Merriam-Webster’s Word of the Day for March 3, 2021 is:
contaminate kun-TAM-uh-nayt verb
1 a : to soil, stain, corrupt, or infect by contact or association
b : to make inferior or impure by admixture
2 : to make unfit for use by the introduction of unwholesome or undesirable elements
“Marin Audubon Society president Barbara Salzman said she plans to review the city’s environmental report, but expressed concern about the potential for tank leakage to contaminate groundwater.” — Will Houston, The Marin Independent Journal (Marin County, California), 28 Jan. 2021
“As to any recreation with other children of my age, I had very little of that; for the gloomy theology of the Murdstones made all children out to be a swarm of little vipers …, and held that they contaminated one another.” — Charles Dickens, David Copperfield, 1849-1850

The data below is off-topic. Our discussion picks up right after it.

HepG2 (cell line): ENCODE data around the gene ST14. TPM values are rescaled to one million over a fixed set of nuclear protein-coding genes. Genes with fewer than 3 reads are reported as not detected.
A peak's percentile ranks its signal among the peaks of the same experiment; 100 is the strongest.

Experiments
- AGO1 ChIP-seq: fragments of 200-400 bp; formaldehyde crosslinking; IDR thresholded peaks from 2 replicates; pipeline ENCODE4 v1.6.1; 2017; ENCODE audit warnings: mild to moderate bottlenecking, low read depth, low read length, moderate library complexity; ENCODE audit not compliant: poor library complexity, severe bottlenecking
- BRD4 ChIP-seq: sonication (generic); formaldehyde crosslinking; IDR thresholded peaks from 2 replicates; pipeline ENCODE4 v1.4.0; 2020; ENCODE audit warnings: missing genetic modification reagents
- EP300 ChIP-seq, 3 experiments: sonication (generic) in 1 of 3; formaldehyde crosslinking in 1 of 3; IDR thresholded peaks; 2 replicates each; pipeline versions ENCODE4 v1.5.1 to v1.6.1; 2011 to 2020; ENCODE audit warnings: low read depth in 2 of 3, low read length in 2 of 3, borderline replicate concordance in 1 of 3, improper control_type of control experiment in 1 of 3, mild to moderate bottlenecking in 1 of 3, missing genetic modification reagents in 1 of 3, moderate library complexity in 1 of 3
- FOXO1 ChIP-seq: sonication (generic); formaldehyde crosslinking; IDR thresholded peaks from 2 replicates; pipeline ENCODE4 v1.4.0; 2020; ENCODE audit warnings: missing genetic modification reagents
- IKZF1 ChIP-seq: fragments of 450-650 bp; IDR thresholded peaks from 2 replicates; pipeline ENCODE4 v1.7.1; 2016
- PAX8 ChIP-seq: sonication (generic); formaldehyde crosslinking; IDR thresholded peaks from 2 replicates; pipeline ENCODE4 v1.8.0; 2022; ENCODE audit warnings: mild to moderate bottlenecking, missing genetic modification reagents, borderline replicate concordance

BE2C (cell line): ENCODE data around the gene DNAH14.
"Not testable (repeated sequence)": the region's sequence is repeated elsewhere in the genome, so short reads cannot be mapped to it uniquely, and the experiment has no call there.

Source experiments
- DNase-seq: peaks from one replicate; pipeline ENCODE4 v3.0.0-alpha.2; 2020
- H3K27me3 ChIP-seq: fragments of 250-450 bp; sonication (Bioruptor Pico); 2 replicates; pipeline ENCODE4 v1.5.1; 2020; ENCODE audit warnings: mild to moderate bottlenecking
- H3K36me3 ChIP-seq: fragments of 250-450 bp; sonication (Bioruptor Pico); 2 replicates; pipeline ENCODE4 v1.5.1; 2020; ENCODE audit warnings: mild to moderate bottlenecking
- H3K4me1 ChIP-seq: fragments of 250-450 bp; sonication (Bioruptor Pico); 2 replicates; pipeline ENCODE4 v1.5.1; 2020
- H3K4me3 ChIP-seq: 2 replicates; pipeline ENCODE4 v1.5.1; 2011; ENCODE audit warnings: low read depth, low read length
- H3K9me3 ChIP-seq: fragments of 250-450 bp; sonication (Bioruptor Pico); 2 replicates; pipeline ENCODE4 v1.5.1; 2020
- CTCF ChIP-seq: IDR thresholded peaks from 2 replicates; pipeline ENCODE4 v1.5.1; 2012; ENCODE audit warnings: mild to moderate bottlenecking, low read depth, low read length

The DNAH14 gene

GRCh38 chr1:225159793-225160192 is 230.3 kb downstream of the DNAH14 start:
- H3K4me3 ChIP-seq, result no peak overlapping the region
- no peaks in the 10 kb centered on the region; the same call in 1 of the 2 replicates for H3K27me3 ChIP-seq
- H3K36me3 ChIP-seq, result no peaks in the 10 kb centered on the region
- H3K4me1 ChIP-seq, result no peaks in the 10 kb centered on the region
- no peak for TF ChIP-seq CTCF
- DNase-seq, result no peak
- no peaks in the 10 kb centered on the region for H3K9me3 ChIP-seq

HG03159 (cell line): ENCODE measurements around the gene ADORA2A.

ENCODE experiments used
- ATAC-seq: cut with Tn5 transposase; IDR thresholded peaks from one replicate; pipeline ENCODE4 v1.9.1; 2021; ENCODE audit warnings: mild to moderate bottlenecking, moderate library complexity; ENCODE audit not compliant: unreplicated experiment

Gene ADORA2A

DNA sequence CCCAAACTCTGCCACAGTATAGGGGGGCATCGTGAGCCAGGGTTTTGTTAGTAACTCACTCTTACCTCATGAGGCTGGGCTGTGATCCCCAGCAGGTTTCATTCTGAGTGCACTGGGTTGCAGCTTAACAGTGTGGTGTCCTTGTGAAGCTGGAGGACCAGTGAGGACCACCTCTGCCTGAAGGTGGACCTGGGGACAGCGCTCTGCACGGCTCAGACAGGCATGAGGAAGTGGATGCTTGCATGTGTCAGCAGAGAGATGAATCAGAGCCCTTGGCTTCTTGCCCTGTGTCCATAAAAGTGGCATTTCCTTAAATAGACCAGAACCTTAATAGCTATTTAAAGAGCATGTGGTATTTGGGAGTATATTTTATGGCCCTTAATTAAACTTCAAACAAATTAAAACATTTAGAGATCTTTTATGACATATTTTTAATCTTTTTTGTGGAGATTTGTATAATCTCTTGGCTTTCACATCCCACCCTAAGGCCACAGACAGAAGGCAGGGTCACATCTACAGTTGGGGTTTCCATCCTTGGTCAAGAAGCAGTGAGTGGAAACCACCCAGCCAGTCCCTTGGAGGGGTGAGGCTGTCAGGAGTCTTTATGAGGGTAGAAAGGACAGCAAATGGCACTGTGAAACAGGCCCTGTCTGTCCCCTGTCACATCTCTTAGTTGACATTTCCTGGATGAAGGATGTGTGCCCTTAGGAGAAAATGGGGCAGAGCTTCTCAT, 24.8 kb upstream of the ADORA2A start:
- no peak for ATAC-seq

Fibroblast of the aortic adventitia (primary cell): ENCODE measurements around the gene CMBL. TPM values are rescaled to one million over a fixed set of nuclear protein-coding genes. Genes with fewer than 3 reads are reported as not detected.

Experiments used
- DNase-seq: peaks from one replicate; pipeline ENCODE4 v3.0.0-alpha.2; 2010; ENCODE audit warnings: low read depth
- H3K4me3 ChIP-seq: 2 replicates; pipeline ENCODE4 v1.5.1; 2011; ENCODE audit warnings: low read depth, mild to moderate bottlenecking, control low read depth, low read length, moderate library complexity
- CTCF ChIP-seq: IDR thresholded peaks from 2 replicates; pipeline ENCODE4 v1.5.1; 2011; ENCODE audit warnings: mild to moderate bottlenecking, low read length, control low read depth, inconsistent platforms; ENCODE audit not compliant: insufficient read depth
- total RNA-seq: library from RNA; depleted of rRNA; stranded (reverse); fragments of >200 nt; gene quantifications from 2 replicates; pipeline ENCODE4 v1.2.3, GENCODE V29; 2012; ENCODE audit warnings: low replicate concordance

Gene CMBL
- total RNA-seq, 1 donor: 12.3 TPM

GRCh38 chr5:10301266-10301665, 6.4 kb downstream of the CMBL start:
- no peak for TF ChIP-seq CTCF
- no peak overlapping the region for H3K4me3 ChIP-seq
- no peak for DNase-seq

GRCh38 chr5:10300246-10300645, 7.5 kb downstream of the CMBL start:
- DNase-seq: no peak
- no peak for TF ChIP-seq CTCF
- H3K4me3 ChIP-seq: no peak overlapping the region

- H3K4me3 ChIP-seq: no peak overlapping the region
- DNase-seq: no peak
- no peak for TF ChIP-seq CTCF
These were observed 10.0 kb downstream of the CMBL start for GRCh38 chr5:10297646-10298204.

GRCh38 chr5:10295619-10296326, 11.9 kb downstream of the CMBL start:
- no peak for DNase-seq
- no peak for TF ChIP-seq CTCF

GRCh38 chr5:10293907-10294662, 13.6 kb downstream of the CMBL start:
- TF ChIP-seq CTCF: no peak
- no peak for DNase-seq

Did you know?
Contaminate, taint, pollute, and defile mean to make impure or unclean. Contaminate implies intrusion of or contact with dirt or foulness from an outside source (logically enough, it derives from the Latin word tangere, meaning “to touch”). Taint stresses a loss of purity or cleanliness that follows contact (“tainted meat”). Pollute, sometimes interchangeable with contaminate, may imply that the process which begins with contamination is complete and that what was pure or clean has been made foul, poisoned, or filthy (“the polluted waters of the river”). Defile implies befouling of what could or should have been kept clean and pure or held sacred, and commonly suggests violation or desecration (“vandals defiled the mausoleum”).